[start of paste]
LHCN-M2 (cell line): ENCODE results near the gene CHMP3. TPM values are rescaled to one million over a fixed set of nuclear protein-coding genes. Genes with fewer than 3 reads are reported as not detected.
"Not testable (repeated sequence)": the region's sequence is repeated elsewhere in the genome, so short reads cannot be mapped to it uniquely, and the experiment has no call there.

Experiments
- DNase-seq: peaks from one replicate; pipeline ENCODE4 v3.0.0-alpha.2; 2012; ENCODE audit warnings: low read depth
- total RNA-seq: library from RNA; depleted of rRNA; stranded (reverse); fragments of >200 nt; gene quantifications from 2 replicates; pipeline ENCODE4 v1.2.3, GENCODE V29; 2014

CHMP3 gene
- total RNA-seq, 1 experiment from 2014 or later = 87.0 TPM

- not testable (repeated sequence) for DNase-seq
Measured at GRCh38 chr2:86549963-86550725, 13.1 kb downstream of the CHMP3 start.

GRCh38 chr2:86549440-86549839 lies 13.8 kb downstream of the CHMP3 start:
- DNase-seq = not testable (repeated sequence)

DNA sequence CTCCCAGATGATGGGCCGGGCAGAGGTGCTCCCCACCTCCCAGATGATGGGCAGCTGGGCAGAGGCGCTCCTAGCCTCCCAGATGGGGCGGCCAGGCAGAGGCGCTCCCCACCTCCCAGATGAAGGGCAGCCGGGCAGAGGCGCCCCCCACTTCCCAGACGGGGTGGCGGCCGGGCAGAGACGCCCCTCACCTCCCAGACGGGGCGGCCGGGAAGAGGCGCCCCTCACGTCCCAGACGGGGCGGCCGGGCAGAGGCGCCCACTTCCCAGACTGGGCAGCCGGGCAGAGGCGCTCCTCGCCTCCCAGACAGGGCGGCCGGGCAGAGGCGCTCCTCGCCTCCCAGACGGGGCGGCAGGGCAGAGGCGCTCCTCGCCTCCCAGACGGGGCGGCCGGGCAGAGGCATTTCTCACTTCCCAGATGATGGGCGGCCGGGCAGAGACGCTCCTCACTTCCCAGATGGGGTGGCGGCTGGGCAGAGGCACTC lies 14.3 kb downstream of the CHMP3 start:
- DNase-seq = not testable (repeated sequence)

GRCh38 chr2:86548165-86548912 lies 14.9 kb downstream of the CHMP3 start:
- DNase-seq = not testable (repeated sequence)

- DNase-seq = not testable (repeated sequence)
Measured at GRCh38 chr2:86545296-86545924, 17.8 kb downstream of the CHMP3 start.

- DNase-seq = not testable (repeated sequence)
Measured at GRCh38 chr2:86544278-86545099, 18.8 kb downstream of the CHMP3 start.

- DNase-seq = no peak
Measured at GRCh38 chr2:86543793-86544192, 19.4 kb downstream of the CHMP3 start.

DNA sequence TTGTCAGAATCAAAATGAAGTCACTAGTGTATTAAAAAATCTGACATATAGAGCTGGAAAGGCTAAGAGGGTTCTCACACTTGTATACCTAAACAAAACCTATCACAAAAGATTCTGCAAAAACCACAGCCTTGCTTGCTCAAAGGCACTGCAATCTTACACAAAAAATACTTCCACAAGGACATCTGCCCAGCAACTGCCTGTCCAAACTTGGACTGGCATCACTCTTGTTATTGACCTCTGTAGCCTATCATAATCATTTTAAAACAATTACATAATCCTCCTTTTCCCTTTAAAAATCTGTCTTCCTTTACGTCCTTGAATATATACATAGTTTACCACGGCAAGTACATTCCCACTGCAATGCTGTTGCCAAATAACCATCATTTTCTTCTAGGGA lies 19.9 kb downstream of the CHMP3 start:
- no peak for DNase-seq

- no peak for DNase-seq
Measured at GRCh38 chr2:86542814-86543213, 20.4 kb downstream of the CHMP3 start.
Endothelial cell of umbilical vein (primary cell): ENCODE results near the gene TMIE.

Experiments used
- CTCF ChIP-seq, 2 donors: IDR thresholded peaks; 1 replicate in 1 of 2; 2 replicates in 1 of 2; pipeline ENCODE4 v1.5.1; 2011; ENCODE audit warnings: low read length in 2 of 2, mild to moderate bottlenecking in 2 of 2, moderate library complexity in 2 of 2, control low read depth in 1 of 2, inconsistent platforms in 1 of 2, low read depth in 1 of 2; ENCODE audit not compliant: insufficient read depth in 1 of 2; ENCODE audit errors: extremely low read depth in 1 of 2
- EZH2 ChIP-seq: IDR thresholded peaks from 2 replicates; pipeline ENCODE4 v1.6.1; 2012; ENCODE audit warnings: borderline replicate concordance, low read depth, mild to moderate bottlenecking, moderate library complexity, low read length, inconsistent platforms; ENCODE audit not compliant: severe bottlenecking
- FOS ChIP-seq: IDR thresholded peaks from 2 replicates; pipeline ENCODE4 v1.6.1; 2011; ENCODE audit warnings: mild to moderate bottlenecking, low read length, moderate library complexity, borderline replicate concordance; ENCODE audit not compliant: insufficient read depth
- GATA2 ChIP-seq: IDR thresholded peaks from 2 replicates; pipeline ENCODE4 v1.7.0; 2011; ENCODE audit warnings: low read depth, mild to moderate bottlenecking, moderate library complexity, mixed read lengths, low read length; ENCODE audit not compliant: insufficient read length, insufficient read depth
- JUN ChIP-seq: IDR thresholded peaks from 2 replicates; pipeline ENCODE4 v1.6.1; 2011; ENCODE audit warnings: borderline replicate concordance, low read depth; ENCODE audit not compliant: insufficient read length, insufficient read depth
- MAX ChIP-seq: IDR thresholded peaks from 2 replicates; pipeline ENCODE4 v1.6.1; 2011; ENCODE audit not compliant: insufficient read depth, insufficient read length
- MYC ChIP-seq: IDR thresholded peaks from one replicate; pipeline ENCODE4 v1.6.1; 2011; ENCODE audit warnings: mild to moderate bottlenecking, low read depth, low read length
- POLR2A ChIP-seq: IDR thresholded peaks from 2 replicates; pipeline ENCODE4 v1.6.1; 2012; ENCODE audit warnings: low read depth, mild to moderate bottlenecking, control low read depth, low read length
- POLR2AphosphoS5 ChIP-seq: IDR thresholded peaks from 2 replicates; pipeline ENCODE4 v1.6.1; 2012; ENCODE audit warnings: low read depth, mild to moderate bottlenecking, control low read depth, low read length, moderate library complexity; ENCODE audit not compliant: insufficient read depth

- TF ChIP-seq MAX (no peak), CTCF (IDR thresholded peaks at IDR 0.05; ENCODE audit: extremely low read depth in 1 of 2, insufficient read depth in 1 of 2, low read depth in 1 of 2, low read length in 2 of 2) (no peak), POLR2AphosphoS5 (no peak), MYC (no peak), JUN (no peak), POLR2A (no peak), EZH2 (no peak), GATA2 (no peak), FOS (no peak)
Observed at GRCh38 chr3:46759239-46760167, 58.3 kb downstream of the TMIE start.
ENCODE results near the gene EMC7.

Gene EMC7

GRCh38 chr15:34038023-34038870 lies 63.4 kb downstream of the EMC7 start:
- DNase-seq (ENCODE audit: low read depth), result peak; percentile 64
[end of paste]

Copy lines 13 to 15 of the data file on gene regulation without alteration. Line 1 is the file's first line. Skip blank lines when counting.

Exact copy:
- DNase-seq = not testable (repeated sequence)

GRCh38 chr2:86548165-86548912 lies 14.9 kb downstream of the CHMP3 start:
- DNase-seq = not testable (repeated sequence)